Sunday 23 June 2013

Scream (1996) and Cabin in the Woods (2011)

With the arrival of a new lodger, so Netflix has entered my life.  Suddenly it's possible and convenient to watch films that neither Saskia nor I had deliberately sought out for our collections.  So it was that, when it became apparent I had seen neither 'Scream' (1996) nor 'Cabin in the Woods' (2011) we simply dialled them up and watched 'em.

They're both horror films which know they're horror films, where the characters know the conventions of the genre, and the audience are credited with some intelligence in this area too, meaning the movie can get on with something slightly more complex and interesting than a creeping tension studded with deaths.

An enjoyably quizzical stuffed wolf-head, in the cabin in the woods
We saw 'Cabin in the Woods' first.  It's written by Joss Whedon, who helmed 'Buffy the Vampire Slayer' and its ilk, so the characters are well-drawn, genuinely funny and memorable.  As to postmodern horror, it sets out its stall clearly and enjoyably during its opening titles, which begin by showing the credits over murky images of bloodish hell before a deliberately jarring cut to the ever-enjoyable Bradley Whitman in a government office - so suddenly that I thought for a moment the television had jumped a track and started showing us a different film.  He and a colleague banter for a while before the film's title crashes in over them and we jump to the 'normal' start of the film, the introduction of the doomed teens in all their Scooby-doo glory.

From the off it's clear that it isn't just a story of teens going on holiday and being killed by monsters and villains, as per 'The Evil Dead' (1981) or 'The Texas Chainsaw Massacre' (1974, 2003).  That's how it may seem to the victims, but there's a sci-fi underground base in the James Bond tradition operating their fantasy horror, pulling the strings and apparently making a real-life horror film - but to what end?  Not only do we get the traditional fight of ordinary people against zombies, we also follow the mystery of why this is happening.  What could have been a twist at the end is given quite freely from the start, and we're left with the suggestion that many or all supernatural horrors are actually being manipulated in the same way.

A tutorial on what you must never do in a horror film
'Scream' is a serial-killer film directed by Wes Craven who a decade earlier wrote and directed 'Nightmare on Elm Street' (1984).  Here, the masked villain, the anonymous Ghostface, is well aware that he's in a horror film - or rather, he knows horror films and knows what's expected of him, and knows that his victims will have seen horror films too and will know the score.  The high-school students who make up the large cast of potential victims know their horror movies, and when it becomes apparent that there's a murderer preying on their peers many of them react just as churlishly and delightedly as real people would, dressing up as the killer and watching all the more horror, and intellectualising about the killer's his likely motivations.  Like 'Madhouse' (1974) it's a horror movie about horror movies, but more credible on all fronts and considerably more intelligent.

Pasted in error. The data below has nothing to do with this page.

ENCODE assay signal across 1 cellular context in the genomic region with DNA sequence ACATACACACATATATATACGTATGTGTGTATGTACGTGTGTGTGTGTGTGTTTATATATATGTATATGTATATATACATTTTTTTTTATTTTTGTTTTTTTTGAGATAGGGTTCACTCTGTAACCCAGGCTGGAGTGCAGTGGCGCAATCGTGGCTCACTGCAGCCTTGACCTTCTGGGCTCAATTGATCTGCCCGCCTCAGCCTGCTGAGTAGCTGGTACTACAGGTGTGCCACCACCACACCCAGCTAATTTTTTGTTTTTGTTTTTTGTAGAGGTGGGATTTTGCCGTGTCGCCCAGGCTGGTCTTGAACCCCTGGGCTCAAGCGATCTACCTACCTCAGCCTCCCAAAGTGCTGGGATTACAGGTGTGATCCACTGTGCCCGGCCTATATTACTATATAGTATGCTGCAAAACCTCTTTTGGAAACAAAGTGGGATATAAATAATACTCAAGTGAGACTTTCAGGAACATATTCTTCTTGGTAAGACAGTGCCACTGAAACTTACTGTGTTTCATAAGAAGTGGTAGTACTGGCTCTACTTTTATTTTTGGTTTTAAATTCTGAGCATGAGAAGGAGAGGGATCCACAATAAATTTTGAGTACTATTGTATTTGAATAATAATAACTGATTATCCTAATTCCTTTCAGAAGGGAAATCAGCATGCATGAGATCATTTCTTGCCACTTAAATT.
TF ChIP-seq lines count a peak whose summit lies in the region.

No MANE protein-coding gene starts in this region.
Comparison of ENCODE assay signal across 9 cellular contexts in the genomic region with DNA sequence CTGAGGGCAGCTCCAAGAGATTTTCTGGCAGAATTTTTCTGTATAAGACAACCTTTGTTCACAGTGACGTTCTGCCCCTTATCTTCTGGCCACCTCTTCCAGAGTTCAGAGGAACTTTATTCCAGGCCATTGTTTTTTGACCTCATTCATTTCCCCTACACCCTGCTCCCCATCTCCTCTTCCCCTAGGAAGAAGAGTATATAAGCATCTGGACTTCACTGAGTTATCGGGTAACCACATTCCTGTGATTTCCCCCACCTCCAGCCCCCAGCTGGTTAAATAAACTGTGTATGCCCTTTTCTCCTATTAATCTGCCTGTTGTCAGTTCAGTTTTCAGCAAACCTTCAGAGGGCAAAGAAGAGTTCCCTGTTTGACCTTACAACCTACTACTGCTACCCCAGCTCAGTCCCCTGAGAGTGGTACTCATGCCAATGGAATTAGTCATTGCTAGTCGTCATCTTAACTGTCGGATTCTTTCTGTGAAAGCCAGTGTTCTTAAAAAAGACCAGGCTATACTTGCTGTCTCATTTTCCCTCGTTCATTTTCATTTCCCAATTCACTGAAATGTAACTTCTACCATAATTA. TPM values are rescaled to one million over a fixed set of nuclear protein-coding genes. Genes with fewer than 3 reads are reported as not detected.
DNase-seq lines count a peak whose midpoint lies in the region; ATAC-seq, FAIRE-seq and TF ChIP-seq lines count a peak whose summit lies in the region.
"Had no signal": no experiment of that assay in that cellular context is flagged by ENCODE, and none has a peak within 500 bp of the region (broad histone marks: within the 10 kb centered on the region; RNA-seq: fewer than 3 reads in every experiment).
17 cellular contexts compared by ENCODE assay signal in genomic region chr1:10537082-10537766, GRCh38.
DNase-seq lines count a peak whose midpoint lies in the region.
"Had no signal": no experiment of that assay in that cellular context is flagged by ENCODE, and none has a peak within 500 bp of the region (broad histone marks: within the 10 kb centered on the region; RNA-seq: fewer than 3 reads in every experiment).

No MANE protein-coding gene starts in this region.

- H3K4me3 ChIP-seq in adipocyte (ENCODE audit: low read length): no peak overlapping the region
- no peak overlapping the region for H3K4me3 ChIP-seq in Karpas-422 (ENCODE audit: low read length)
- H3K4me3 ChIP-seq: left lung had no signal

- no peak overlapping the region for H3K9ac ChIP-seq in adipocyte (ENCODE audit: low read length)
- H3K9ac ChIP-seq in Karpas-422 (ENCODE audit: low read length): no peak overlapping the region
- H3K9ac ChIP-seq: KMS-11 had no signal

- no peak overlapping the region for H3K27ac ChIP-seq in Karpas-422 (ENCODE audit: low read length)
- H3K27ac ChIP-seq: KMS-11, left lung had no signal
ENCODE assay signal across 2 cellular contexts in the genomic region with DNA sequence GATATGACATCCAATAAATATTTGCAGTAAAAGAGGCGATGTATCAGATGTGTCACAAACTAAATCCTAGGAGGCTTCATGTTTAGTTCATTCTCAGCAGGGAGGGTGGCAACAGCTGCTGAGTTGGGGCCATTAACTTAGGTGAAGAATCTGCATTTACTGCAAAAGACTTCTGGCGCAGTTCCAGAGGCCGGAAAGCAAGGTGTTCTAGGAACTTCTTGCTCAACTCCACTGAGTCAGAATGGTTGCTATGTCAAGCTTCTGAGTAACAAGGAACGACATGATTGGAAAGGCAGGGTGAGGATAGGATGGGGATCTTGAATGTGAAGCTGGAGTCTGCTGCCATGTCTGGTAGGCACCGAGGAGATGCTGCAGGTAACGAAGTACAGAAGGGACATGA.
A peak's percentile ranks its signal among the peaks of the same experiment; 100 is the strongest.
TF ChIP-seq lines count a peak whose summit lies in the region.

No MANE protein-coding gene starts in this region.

Both films show a real understanding of horror - how and why it works.  They enquire into two very different sides of the genre - the monster horror of zombie films and the slasher subgenre made famous by 'Psycho' (1960) - and manage to exposit on the genre conventions while remaining genuinely scary (though, as 15-certificate films, not horribly so), as well as fun and enjoyable.

I suspect Saskia's presence here means more horror will be on its way to The Penciltonian's pages, though I feel we've been spoilt by these two movies and by 'Bucket of Blood' (1959), which as the first horror film to make substantial use of comedy was similarly innovative.

Says Saskia, this is the most 90s screen-cap possible - a scream mask and some Romantica.
'What's Romantica?' I hear you ask.  'Think of Viennetta / But a cake and better'

P.S. Ghostface asks his victims 'what's your favourite scary movie?'.  I've no idea what my answer would be to that.  I like 'The Wicker Man' (1973), which is a horror but isn't really scary.  Of the films I've Penciltoned at you and not already mentioned in this post, it might well be 'Jurassic Park'.  It doesn't quite fit the genre, but those dragons are terrifying!  Though it's a documentary I'll venture 'Häxan' (1922) too, as the Devil's first appearance in it is so sudden and alarming that I almost toppled from my sofa with fright.

P.P.S. I feel compelled to give another tenuous link between films: 'Scream' and 'Brick' (2005) feature a school principal and a vice-principal respectively, each played by a cool 1970s hero, The Fonz in the former, Shaft in the latter.  What further inducement could you need to watch these fine films?

Despite my earlier advocacy of Netflix, here's some optical media for y'all.

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